CAMBRIDGE, MA—An Orbital ATK Antares rocket lifted the ninth operational Cygnus cargo resupply spacecraft into orbit for a mission to the International Space Station at 4:44 a.m. EDT May 21 at NASA’s Wallops Flight Facility in Virginia.
Using maneuvers enabled by software developed by Draper, the Orbital ATK Cygnus spacecraft will resupply the Expedition 55 crew with new science experiments, crew supplies, station hardware and gear that will be installed on a June 14 spacewalk.
The S.S. J.R. Thompson spacecraft is packed with 7,385 pounds (3,350 kilograms) of supplies. The Cygnus spacecraft incorporates advanced avionics and guidance and navigation components that allow for fully autonomous rendezvous with the space station.
The OA-9 mission is the first of two planned Orbital-ATK resupply missions to the space station in 2018.
Draper has been a mission partner on Cygnus since the spacecraft assumed commercial resupply missions of the ISS from the Space Shuttle. Draper provides the fault-tolerant computer design, the guidance, navigation and targeting software, and the software that enables Cygnus to rendezvous and berth with the ISS.
Draper develops novel PN&T solutions by combining precision instrumentation, advanced hardware technology, comprehensive algorithm and software development skills, and unique infrastructure and test resources to deploy system solutions. The scope of these efforts generally focuses on guidance, navigation, and control GN&C-related needs, ranging from highly accurate, inertial solutions for (ICBMs) and inertial/stellar solutions for SLBMs, to integrated Inertial Navigation System(INS)/GPS solutions for gun-fired munitions, to multisensor configurations for soldier navigation in GPS-challenged environments. Emerging technologies under development that leverage and advance commercial technology offerings include celestial navigation (compact star cameras), inertial navigation (MEMS, cold atom sensors), precision time transfer (precision optics, chip-scale atomic clocks) and vision-based navigation (cell phone cameras, combinatorial signal processing algorithms).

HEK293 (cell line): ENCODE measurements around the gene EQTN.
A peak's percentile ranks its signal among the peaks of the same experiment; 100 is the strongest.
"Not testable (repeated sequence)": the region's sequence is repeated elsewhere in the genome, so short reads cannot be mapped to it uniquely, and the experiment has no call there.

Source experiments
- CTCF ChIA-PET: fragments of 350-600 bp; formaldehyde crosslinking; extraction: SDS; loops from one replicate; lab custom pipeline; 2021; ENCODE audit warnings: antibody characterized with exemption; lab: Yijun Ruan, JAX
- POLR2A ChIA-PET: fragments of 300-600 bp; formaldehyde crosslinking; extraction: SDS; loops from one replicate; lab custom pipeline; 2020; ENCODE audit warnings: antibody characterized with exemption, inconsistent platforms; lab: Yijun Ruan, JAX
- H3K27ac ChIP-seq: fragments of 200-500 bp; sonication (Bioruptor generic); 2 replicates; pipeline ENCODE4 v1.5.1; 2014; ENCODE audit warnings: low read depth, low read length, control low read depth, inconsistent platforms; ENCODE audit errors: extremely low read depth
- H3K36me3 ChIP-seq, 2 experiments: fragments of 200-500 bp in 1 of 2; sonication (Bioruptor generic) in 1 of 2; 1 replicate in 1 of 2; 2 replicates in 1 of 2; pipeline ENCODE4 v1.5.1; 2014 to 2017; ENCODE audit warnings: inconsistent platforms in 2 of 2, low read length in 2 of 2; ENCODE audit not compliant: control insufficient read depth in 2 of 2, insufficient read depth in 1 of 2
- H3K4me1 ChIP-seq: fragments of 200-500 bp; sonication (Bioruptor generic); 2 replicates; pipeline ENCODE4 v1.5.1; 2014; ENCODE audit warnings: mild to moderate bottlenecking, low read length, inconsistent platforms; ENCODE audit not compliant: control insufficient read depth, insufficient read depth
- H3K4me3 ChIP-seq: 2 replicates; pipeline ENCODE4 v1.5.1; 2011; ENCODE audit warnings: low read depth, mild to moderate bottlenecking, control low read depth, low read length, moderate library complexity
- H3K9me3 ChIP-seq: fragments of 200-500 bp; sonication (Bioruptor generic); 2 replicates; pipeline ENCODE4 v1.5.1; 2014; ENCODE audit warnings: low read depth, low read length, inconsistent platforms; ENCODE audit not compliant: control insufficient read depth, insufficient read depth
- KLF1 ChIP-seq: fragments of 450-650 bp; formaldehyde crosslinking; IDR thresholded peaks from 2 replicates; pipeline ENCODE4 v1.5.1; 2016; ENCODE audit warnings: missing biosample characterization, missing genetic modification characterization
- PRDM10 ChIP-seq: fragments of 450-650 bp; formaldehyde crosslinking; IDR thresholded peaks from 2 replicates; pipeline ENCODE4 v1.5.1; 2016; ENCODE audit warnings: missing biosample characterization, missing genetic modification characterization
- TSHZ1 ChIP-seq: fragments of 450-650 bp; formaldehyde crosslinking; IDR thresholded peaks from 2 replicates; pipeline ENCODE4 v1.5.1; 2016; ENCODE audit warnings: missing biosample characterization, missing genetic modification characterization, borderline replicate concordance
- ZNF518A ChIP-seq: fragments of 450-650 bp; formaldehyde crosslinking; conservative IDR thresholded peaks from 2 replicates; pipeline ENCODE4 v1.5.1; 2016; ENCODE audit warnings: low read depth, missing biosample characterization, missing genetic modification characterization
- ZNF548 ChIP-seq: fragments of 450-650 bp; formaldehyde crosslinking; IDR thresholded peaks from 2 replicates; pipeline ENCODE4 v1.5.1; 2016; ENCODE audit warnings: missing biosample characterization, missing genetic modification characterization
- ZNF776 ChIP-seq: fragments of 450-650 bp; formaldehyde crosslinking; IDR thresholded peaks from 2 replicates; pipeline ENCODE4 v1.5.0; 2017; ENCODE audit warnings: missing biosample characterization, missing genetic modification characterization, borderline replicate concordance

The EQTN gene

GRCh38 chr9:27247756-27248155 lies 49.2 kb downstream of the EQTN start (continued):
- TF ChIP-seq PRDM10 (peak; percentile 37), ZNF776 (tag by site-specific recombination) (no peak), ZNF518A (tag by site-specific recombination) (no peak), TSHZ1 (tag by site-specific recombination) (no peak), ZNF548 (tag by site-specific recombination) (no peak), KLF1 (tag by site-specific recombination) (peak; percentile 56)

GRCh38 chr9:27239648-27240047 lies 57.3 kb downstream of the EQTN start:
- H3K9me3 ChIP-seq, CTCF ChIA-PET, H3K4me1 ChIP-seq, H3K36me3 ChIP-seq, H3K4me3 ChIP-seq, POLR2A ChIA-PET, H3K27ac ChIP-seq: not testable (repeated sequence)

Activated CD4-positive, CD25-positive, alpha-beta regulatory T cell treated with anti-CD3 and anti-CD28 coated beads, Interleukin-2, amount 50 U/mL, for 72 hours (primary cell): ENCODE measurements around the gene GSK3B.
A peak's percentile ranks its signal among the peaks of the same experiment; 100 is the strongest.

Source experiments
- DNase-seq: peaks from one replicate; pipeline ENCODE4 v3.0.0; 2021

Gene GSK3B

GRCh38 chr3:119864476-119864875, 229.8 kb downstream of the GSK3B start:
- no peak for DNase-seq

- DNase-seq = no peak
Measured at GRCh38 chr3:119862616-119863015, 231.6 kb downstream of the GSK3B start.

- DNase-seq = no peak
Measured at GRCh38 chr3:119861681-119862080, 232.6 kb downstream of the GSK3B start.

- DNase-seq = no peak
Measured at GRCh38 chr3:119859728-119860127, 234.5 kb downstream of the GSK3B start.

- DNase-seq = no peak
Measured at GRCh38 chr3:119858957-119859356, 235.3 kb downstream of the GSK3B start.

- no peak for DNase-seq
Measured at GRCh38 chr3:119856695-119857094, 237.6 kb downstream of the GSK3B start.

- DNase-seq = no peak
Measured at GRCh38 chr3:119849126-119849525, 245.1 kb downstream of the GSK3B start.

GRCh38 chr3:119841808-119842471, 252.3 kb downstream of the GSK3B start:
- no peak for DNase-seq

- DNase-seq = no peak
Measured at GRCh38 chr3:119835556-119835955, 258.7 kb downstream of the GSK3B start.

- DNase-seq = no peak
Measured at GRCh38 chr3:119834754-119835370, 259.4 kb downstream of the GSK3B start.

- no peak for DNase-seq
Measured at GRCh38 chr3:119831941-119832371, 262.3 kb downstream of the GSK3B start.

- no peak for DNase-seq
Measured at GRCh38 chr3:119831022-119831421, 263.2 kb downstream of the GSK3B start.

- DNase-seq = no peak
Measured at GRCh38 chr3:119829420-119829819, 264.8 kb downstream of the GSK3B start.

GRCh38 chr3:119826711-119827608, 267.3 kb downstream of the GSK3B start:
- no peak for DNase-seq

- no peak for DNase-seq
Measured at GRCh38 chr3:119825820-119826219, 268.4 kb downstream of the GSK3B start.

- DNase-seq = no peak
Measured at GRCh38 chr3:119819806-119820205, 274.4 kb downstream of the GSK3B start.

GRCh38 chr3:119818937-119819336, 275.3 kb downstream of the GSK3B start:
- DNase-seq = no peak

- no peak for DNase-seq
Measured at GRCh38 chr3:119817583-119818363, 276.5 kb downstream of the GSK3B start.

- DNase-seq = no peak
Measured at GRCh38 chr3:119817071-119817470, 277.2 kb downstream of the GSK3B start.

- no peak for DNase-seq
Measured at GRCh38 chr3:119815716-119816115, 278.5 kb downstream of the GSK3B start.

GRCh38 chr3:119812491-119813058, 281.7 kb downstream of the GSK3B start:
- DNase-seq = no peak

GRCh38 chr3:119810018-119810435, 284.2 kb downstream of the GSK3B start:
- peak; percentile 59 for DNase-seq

Draper combines mission planning, PN&T, situational awareness, and novel GN&C designs to develop and deploy autonomous platforms for ground, air, sea and undersea needs. These systems range in complexity from human-in-the-loop to systems that operate without any human intervention. The design of these systems generally involves decomposing the mission needs into sets of scenarios that result in trade studies that lead to an optimized solution with key performance requirements. Draper continues to advance the field of autonomy through research in the areas of mission planning, sensing and perception, mobility, learning, real-time performance evaluation and human trust in autonomous systems.
Draper develops precision instrumentation systems that exceed the state-of-the-art in key parameters (input range, accuracy, stability, bandwidth, ruggedness, etc.) that are designed specifically to operate in our sponsor’s most challenging environments (high shock, high temperature, radiation, etc.). As a recognized leader in the development and application of precision instrumentation solutions for platforms ranging from missiles to people to micro-Unmanned Aerial Vehicles (UAVs), Draper finds or develops state-of-the-art components (gyros, accelerometers, magnetometers, precision clocks, optical systems, etc.) that meet the demanding size, weight, power and cost needs of our sponsors and applies extensive system design capabilities consisting of modeling, mechanical and electrical design, packaging and development-level testing to realize instrumentation solutions that meet these critical and demanding needs.
Draper has developed mission-critical fault-tolerant systems for more than four decades. These systems are deployed in space, air, and undersea platforms that require extremely high reliability to accomplish challenging missions. These solutions incorporate robust hardware and software partitioning to achieve fault detection, identification and reconfiguration. Physical redundancy or multiple, identical designs protect against random hardware failures and employ rigor in evaluating differences in computed results to achieve exact consensus, even in the presence of faults. The latest designs leverage cost-effective, multicore commercial processors to implement software-based redundancy management systems in compact single-board layouts that perform the key timing, communication, synchronization and voting algorithm functions needed to maintain seamless operation after one, two or three arbitrary faults of individual components.